Kelly’s fog lifts and her heart swells. Maybe she shouldn’t worry. Maybe the material difference between Lake and his peers isn’t important. What is important is that he’s becoming a good person, someone who serves others and has a sense of morals, even if it takes practice to act the right way. She reaches across the console and strokes Lake’s soft jawline. He slaps her hand away, the loud pop hanging in the air.
“You said you wouldn’t embarrass me,” he hisses.
At the same time, Bro Money yells in the backseat. “Fuckin’ lowlife’s gonna spend that on booze.”
“Sorry,” Kelly says to Lake.
“That’s okay,” Bro Money says. Kelly hates how it sounds like she is apologizing for donating to the homeless man, but the moment passed, and she can’t correct Bro Money now.
Lake’s green eyes curve into an annoyed squint, just like the face he made as a baby, like the infant face of his sister before him, the baby Lake had never met. Kelly wonders if the girl resembles her brother, with dark curls and long, elegant fingers. Maybe Baby Girl has Kelly’s green eyes, the only physical feature in common between Kelly and Lake. The baby would be eighteen by now, probably out on her own at some fancy college, but not too far from home, because she might miss her parents. Kelly imagines they would have a close relationship after a happy childhood. Honking abruptly interrupts her thoughts, and she realizes she was holding up traffic at a green light.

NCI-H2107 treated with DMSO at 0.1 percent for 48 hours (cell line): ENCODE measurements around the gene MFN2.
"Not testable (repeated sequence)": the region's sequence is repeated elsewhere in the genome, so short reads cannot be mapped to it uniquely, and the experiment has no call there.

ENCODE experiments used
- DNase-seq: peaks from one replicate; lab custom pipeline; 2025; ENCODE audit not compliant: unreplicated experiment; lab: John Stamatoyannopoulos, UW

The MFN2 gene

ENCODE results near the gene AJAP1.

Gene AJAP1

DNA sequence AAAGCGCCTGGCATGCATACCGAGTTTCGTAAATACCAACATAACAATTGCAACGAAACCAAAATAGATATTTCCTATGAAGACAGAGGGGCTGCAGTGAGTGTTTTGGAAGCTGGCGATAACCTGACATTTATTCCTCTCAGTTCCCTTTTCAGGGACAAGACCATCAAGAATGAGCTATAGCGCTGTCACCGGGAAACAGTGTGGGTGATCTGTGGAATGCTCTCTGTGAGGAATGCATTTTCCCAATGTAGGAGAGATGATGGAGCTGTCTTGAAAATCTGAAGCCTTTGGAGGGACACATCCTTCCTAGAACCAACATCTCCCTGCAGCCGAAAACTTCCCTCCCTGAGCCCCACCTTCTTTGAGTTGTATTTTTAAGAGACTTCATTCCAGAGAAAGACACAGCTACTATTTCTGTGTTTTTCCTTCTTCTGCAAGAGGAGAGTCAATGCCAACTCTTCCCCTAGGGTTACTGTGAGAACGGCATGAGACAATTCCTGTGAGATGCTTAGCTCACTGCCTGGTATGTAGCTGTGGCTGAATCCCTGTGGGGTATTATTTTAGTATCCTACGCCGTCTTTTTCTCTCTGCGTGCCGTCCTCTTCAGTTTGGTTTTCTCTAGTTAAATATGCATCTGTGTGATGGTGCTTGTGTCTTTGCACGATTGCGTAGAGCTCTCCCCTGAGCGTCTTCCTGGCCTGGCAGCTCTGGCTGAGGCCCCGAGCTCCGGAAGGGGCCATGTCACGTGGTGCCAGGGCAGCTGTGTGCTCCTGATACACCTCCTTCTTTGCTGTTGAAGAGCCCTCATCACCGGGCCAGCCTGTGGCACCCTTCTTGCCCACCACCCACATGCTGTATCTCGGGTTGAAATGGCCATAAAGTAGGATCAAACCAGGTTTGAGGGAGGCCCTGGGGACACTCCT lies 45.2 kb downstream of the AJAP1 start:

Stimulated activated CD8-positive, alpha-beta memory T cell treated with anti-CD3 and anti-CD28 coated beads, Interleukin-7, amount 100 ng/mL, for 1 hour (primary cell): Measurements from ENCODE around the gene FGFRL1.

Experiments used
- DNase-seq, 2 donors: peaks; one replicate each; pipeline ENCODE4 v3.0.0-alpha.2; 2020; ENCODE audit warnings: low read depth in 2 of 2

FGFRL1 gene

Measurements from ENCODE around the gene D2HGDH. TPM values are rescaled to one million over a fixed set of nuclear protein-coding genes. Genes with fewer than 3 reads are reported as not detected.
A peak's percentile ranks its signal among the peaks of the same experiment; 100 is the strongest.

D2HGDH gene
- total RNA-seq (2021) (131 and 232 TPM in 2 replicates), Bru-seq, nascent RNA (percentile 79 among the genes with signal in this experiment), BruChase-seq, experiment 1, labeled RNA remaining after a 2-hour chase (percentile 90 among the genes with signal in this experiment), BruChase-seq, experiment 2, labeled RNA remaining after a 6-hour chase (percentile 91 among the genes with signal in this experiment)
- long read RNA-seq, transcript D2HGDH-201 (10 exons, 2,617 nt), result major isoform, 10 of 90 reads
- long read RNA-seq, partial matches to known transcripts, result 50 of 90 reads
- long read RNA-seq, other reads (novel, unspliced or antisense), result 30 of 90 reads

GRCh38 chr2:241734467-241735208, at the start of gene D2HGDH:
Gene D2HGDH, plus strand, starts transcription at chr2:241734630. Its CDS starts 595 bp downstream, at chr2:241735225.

“Shit, Mrs. Sterling,” one of the boys shouts, “You slowing the whole damn lane up!”
Kelly twists in her seat to face the laughing boys in the back, angry that she’d let the bad language slide earlier. She probes at the aching molar with her tongue, considering what to say. “What goes into your mouth does not defile you, but what comes out of your mouth, that is what defiles you. The things that come out of the mouth come from the heart, and these defile you. Matthew fifteen—”